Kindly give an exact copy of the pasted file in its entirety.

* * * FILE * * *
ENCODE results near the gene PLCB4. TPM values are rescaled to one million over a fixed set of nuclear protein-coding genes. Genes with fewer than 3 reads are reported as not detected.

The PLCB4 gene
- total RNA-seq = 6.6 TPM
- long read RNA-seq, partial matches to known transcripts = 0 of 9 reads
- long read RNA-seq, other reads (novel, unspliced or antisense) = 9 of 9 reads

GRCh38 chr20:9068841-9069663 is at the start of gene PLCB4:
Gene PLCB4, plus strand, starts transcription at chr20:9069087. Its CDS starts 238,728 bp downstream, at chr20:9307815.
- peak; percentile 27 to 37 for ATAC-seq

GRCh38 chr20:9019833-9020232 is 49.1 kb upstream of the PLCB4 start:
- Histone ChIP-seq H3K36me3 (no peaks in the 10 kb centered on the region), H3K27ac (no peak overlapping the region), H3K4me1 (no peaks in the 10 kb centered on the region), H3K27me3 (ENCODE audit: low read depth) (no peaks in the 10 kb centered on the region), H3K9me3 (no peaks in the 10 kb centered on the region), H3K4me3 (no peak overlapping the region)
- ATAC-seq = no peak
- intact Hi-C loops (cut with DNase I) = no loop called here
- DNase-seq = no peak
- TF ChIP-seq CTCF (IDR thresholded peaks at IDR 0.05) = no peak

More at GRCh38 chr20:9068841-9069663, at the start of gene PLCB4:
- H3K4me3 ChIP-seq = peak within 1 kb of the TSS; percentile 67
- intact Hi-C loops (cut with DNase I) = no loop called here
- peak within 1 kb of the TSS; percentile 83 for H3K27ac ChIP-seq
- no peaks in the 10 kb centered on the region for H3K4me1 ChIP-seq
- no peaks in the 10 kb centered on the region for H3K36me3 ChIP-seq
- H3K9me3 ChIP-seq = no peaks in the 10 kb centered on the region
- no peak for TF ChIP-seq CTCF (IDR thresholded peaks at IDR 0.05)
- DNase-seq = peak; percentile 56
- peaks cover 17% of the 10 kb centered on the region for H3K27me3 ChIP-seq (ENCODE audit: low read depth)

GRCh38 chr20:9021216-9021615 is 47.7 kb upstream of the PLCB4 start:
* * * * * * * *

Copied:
ENCODE results near the gene PLCB4. TPM values are rescaled to one million over a fixed set of nuclear protein-coding genes. Genes with fewer than 3 reads are reported as not detected.

The PLCB4 gene
- total RNA-seq = 6.6 TPM
- long read RNA-seq, partial matches to known transcripts = 0 of 9 reads
- long read RNA-seq, other reads (novel, unspliced or antisense) = 9 of 9 reads

GRCh38 chr20:9068841-9069663 is at the start of gene PLCB4:
Gene PLCB4, plus strand, starts transcription at chr20:9069087. Its CDS starts 238,728 bp downstream, at chr20:9307815.
- peak; percentile 27 to 37 for ATAC-seq

GRCh38 chr20:9019833-9020232 is 49.1 kb upstream of the PLCB4 start:
- Histone ChIP-seq H3K36me3 (no peaks in the 10 kb centered on the region), H3K27ac (no peak overlapping the region), H3K4me1 (no peaks in the 10 kb centered on the region), H3K27me3 (ENCODE audit: low read depth) (no peaks in the 10 kb centered on the region), H3K9me3 (no peaks in the 10 kb centered on the region), H3K4me3 (no peak overlapping the region)
- ATAC-seq = no peak
- intact Hi-C loops (cut with DNase I) = no loop called here
- DNase-seq = no peak
- TF ChIP-seq CTCF (IDR thresholded peaks at IDR 0.05) = no peak

More at GRCh38 chr20:9068841-9069663, at the start of gene PLCB4:
- H3K4me3 ChIP-seq = peak within 1 kb of the TSS; percentile 67
- intact Hi-C loops (cut with DNase I) = no loop called here
- peak within 1 kb of the TSS; percentile 83 for H3K27ac ChIP-seq
- no peaks in the 10 kb centered on the region for H3K4me1 ChIP-seq
- no peaks in the 10 kb centered on the region for H3K36me3 ChIP-seq
- H3K9me3 ChIP-seq = no peaks in the 10 kb centered on the region
- no peak for TF ChIP-seq CTCF (IDR thresholded peaks at IDR 0.05)
- DNase-seq = peak; percentile 56
- peaks cover 17% of the 10 kb centered on the region for H3K27me3 ChIP-seq (ENCODE audit: low read depth)

GRCh38 chr20:9021216-9021615 is 47.7 kb upstream of the PLCB4 start: